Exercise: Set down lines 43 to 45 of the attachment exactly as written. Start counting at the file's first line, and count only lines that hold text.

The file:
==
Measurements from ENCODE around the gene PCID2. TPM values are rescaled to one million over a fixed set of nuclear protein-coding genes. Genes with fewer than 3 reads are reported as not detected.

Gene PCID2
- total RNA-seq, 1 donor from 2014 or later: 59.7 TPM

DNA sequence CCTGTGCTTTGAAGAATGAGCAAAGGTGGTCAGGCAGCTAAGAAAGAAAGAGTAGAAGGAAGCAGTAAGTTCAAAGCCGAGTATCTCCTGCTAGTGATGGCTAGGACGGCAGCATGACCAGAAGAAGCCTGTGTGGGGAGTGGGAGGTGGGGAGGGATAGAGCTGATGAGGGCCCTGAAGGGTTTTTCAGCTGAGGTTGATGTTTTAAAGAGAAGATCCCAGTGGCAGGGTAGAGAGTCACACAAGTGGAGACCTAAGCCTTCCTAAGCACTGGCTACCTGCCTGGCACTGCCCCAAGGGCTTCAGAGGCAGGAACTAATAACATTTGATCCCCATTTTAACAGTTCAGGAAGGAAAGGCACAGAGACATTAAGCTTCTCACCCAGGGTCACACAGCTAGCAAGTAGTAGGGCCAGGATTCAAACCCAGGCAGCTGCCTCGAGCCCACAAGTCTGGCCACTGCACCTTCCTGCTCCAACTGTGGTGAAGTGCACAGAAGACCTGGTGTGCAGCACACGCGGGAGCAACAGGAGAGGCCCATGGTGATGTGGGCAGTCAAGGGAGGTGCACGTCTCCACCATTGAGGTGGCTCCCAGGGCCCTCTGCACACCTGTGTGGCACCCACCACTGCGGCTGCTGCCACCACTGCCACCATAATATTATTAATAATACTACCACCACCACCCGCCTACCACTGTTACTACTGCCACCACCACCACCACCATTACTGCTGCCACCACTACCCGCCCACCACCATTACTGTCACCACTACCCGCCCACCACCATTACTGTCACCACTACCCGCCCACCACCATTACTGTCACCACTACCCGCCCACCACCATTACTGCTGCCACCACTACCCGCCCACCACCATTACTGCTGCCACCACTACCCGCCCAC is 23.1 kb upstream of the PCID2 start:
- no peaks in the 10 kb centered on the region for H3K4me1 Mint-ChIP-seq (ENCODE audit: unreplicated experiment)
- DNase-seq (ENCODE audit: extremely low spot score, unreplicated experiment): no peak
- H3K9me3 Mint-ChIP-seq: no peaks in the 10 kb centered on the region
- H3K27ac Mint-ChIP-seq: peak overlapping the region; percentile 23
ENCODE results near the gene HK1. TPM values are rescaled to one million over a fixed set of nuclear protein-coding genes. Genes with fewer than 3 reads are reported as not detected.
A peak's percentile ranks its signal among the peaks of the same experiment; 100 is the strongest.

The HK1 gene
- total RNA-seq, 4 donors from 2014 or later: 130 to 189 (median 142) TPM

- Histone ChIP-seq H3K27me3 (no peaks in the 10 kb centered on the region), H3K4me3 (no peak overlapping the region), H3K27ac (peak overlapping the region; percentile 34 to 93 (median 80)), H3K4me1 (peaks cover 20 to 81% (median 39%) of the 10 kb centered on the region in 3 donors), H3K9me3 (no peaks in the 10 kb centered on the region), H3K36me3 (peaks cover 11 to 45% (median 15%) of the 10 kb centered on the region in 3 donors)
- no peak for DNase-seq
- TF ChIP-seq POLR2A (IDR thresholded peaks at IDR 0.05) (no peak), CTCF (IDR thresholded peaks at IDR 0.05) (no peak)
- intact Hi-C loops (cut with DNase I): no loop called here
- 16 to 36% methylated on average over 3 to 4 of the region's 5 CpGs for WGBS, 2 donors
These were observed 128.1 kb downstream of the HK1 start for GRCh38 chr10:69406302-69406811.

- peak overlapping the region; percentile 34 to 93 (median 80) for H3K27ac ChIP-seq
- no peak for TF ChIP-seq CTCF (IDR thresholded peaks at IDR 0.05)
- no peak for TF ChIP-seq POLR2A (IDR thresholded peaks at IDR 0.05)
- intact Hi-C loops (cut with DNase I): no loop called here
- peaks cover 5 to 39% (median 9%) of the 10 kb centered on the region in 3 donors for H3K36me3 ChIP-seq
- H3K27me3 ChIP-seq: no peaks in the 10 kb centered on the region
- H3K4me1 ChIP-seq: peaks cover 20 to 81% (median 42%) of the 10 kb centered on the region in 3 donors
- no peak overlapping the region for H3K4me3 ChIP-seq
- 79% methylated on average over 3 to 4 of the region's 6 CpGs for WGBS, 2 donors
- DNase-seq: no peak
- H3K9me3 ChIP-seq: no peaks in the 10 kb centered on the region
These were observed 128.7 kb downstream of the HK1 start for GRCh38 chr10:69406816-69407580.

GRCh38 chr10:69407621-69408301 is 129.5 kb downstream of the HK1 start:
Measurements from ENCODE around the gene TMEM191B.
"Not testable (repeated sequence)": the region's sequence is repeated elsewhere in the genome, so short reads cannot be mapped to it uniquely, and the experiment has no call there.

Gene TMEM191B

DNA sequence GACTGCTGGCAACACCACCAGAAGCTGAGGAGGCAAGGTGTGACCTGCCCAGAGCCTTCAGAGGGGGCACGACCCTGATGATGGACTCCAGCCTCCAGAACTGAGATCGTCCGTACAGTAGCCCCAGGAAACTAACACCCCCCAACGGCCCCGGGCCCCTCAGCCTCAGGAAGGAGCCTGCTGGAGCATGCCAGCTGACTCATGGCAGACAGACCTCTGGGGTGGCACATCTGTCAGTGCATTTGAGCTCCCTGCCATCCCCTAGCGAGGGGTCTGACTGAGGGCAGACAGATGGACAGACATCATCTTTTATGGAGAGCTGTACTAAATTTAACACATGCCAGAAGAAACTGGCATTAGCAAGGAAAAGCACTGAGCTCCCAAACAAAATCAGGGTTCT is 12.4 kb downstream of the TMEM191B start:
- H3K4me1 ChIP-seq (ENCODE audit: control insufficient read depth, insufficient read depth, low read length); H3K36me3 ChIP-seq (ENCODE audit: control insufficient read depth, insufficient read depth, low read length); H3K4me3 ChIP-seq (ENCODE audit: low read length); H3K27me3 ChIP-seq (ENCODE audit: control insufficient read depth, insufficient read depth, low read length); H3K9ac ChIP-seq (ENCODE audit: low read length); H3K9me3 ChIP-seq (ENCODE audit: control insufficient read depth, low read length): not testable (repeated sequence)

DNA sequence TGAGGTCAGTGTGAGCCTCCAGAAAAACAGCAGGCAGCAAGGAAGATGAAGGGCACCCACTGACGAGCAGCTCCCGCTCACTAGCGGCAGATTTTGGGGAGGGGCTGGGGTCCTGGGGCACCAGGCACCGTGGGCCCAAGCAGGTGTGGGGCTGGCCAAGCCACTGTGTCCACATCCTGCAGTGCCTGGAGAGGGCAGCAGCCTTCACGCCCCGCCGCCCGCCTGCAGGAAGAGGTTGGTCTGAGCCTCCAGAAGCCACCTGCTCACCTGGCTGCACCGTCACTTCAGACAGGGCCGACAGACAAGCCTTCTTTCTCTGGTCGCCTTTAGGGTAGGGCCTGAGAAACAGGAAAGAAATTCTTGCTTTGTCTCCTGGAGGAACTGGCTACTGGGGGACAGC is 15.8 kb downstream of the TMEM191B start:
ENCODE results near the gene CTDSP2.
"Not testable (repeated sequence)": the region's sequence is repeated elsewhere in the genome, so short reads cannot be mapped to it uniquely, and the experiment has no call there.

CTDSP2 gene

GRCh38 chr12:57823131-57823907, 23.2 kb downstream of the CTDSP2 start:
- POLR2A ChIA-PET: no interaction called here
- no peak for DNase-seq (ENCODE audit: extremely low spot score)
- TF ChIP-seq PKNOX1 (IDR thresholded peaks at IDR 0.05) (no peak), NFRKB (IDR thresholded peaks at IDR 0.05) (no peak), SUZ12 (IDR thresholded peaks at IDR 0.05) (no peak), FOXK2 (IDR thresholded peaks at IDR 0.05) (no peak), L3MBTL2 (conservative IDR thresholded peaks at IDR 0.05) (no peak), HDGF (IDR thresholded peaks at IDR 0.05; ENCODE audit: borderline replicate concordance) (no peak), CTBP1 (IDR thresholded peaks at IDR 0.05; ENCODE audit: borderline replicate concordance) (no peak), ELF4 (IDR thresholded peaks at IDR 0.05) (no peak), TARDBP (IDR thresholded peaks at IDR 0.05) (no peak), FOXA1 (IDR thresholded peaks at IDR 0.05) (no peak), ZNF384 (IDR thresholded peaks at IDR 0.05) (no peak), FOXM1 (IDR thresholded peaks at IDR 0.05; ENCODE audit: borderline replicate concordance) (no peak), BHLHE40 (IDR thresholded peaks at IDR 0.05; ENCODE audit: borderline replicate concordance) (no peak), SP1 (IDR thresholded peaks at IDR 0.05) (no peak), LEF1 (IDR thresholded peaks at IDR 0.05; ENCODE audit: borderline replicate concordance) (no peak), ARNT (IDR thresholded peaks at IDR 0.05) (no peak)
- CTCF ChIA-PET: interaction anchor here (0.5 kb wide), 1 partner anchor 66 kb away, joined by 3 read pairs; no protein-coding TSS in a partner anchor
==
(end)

- no peak for DNase-seq (ENCODE audit: extremely low spot score)
- TF ChIP-seq PKNOX1 (IDR thresholded peaks at IDR 0.05) (no peak), NFRKB (IDR thresholded peaks at IDR 0.05) (no peak), SUZ12 (IDR thresholded peaks at IDR 0.05) (no peak), FOXK2 (IDR thresholded peaks at IDR 0.05) (no peak), L3MBTL2 (conservative IDR thresholded peaks at IDR 0.05) (no peak), HDGF (IDR thresholded peaks at IDR 0.05; ENCODE audit: borderline replicate concordance) (no peak), CTBP1 (IDR thresholded peaks at IDR 0.05; ENCODE audit: borderline replicate concordance) (no peak), ELF4 (IDR thresholded peaks at IDR 0.05) (no peak), TARDBP (IDR thresholded peaks at IDR 0.05) (no peak), FOXA1 (IDR thresholded peaks at IDR 0.05) (no peak), ZNF384 (IDR thresholded peaks at IDR 0.05) (no peak), FOXM1 (IDR thresholded peaks at IDR 0.05; ENCODE audit: borderline replicate concordance) (no peak), BHLHE40 (IDR thresholded peaks at IDR 0.05; ENCODE audit: borderline replicate concordance) (no peak), SP1 (IDR thresholded peaks at IDR 0.05) (no peak), LEF1 (IDR thresholded peaks at IDR 0.05; ENCODE audit: borderline replicate concordance) (no peak), ARNT (IDR thresholded peaks at IDR 0.05) (no peak)
- CTCF ChIA-PET: interaction anchor here (0.5 kb wide), 1 partner anchor 66 kb away, joined by 3 read pairs; no protein-coding TSS in a partner anchor